“The country is being ripped apart here,” Sen. Jeff Flake, R-Arizona, said last week.
Which America was he talking about? The idealistic one where the inalienable rights described in our Declaration of Independence apply equally to all men and women? Or the one in which women and minorities must fight for the privilege to be equal Americans in the eyes of the law and beyond?
I’m not questioning Flake’s genuine concern for the sorry state of our political discourse. But the ripping sound he heard after Senate Judiciary Committee hearings wasn’t just another ugly partisan split. As U.S. Sen. Lisa Murkowski, R-Alaska, implied, it’s about the structural barriers discouraging women from reporting cases of rape and sexual assault.
There isn’t a law preventing a woman from going to the police. But inequality only needs one discriminatory disadvantage to exist. And especially in those cases, the deck has always been stacked against them.
America has a long history of gender and racial discrimination. The latter is what brought Roy and Elizabeth Peratrovich to Juneau in 1940 where they began working with Ernest Gruening, the territorial governor, to draft legislation to give equal rights to Alaska Natives.
“The races should be kept farther apart” argued Sen. Allen Shattuck of Juneau during the 1945 debate of that bill. “Who are these people, barely out of savagery, who want to associate with us whites with 5,000 years of recorded civilization behind us?”
As any duly informed Alaskan knows, Elizabeth Peratrovich would be the one to set him straight.
“I would not have expected that I, who am barely out of savagery, would have to remind gentlemen with five thousand years of recorded civilization behind them of our Bill of Rights.”
In 2014, Murkowski inserted that story and historical quote and into the official congressional record. And she told her colleagues that Elizabeth Peratrovich is respectfully remembered as “Alaska’s Martin Luther King.”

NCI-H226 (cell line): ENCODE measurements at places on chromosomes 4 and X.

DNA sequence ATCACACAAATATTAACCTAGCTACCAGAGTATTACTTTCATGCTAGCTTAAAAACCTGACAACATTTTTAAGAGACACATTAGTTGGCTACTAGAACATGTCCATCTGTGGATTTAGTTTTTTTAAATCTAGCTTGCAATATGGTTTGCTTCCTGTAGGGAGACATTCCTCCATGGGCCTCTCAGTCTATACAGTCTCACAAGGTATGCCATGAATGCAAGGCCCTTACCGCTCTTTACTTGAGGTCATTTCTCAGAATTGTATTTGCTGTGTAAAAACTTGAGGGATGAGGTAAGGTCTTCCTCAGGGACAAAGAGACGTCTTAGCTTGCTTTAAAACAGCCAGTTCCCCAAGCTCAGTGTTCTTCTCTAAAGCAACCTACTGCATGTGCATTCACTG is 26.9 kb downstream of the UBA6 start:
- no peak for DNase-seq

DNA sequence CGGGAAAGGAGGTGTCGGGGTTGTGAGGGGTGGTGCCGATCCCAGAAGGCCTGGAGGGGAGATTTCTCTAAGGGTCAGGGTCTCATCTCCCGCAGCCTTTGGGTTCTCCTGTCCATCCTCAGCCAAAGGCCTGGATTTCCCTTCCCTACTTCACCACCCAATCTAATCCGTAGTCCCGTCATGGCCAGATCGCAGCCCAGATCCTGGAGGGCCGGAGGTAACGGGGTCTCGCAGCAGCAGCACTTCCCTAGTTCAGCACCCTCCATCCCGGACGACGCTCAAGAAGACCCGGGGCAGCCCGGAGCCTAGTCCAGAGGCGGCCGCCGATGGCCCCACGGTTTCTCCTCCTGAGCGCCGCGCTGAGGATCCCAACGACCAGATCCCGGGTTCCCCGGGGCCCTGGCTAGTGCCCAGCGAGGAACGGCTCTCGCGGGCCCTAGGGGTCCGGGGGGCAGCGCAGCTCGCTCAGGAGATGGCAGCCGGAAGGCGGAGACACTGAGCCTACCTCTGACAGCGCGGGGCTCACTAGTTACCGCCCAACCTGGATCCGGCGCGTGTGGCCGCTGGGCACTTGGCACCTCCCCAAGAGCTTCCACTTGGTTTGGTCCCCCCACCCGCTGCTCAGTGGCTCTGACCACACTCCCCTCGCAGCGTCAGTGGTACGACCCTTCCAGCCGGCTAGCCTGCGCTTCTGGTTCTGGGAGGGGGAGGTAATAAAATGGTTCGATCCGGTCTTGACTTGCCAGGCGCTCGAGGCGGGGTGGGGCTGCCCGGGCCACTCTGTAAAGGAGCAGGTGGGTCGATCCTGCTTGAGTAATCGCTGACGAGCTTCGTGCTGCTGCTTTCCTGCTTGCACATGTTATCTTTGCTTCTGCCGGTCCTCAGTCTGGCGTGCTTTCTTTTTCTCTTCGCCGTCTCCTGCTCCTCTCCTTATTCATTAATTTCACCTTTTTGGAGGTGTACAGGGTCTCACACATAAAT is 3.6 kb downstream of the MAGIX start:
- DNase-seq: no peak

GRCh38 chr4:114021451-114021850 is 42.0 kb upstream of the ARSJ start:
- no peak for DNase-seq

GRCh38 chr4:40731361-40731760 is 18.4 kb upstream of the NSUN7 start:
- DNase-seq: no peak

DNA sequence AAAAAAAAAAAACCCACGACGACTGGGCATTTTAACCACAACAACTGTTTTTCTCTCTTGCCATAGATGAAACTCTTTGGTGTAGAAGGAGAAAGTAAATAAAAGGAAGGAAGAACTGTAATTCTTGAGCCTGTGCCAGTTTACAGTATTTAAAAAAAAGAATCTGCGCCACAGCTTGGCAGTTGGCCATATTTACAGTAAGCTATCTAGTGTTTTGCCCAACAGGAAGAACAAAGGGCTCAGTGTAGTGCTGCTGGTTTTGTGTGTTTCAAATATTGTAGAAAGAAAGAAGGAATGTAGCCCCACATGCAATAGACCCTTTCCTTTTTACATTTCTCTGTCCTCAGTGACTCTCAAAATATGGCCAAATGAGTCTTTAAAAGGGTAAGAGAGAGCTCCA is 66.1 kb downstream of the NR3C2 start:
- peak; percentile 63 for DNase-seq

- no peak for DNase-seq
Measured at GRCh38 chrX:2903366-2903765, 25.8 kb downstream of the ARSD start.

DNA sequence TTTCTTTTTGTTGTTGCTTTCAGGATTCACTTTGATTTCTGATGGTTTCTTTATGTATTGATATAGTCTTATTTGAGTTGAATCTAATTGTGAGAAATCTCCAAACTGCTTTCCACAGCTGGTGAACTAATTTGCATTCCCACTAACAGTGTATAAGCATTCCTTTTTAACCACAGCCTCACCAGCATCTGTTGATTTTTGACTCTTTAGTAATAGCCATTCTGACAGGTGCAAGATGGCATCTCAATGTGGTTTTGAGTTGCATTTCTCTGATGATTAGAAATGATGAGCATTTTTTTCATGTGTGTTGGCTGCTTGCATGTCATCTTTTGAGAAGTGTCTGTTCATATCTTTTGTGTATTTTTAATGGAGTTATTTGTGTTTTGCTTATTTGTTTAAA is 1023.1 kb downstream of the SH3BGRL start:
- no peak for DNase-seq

One might say MLK’s leadership in the civil rights movement was an effort to tear apart the fabric of white privilege. But I know that concept elicits a defiant backlash. So I want to reframe it through my personal appreciation for the privilege of being an American.
I was a young teenager when I began to understand how fortunate I was not to have been born in the Soviet Union. Or living in a country literally torn apart by war. The thought accompanying those realizations was how Russians and Vietnamese must wish they could enjoy our freedoms and security.
Indeed, the belief our nation has been blessed by God cannot exist in the absence of American privilege. Nor can we be a beacon of hope and freedom for the rest of the world without recognizing it. Because implied in these prideful proclamations is that our way of life must be the envy of people around the globe.
If that’s true, then how can we deny the same aspirations for people living in the neglected, crime infested neighborhoods of America’s inner cities?
I grew up in a clean and safe suburb that gave me many advantages over boys my age living in the racially segregated and rundown communities near Boston. That doesn’t make me a better human being. But that’s exactly what Shattuk implied 73 years ago. Leave the laws as they were because wisdom was only found in the white man’s experiences and opinions. Only his testimony was credible.
Women have faced that same problem throughout American history. The female inferiorities imagined by men were translated into laws that kept women subservient to them. And the ones discouraging women from reporting crimes of rape and sexual abuse parallel the Jim Crow laws that protected white supremacy in the American south.
We are not witnessing America being torn apart by the demand women be heard and have their stories believed. What is coming apart is another seam meant to secure the unjust privileges men have granted themselves.
Like the Black Americans who sought the promised land with MLK and the Alaska Natives Peratrovich spoke for, women are demanding an American future with full equality. And the consequences for denying that will be an increase to the injustices which have accumulating ever since our founders stunningly but incompletely declared all men are created equal.
• Rich Moniak is a Juneau resident and retired civil engineer with more than 25 years of experience working in the public sector. He contributes a weekly “My Turn” to the Juneau Empire. My Turns and Letters to the Editor represent the view of the author, not the view of the Juneau Empire.